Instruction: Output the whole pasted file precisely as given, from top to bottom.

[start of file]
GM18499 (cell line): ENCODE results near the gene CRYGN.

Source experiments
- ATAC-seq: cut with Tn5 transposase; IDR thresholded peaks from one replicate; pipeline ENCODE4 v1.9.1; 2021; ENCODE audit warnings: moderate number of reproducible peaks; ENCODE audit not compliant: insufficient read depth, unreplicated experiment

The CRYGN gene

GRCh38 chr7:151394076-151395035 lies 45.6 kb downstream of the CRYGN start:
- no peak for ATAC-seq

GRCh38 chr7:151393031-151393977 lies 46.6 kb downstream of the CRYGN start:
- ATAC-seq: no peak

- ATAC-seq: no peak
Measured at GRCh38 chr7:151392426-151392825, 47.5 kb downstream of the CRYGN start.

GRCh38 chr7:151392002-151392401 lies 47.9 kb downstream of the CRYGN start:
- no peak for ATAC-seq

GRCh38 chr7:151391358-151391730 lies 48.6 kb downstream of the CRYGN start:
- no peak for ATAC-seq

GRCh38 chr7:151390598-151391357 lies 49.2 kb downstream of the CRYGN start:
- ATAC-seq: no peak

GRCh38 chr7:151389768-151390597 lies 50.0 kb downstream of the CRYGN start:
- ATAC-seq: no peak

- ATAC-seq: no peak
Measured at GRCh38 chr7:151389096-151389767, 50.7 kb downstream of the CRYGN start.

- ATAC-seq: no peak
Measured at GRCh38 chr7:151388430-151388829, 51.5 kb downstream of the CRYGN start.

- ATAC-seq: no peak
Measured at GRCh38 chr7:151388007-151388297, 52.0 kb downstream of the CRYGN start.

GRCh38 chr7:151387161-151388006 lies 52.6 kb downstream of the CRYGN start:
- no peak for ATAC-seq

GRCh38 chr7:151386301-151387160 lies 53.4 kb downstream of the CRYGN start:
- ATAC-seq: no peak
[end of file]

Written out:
GM18499 (cell line): ENCODE results near the gene CRYGN.

Source experiments
- ATAC-seq: cut with Tn5 transposase; IDR thresholded peaks from one replicate; pipeline ENCODE4 v1.9.1; 2021; ENCODE audit warnings: moderate number of reproducible peaks; ENCODE audit not compliant: insufficient read depth, unreplicated experiment

The CRYGN gene

GRCh38 chr7:151394076-151395035 lies 45.6 kb downstream of the CRYGN start:
- no peak for ATAC-seq

GRCh38 chr7:151393031-151393977 lies 46.6 kb downstream of the CRYGN start:
- ATAC-seq: no peak

- ATAC-seq: no peak
Measured at GRCh38 chr7:151392426-151392825, 47.5 kb downstream of the CRYGN start.

GRCh38 chr7:151392002-151392401 lies 47.9 kb downstream of the CRYGN start:
- no peak for ATAC-seq

GRCh38 chr7:151391358-151391730 lies 48.6 kb downstream of the CRYGN start:
- no peak for ATAC-seq

GRCh38 chr7:151390598-151391357 lies 49.2 kb downstream of the CRYGN start:
- ATAC-seq: no peak

GRCh38 chr7:151389768-151390597 lies 50.0 kb downstream of the CRYGN start:
- ATAC-seq: no peak

- ATAC-seq: no peak
Measured at GRCh38 chr7:151389096-151389767, 50.7 kb downstream of the CRYGN start.

- ATAC-seq: no peak
Measured at GRCh38 chr7:151388430-151388829, 51.5 kb downstream of the CRYGN start.

- ATAC-seq: no peak
Measured at GRCh38 chr7:151388007-151388297, 52.0 kb downstream of the CRYGN start.

GRCh38 chr7:151387161-151388006 lies 52.6 kb downstream of the CRYGN start:
- no peak for ATAC-seq

GRCh38 chr7:151386301-151387160 lies 53.4 kb downstream of the CRYGN start:
- ATAC-seq: no peak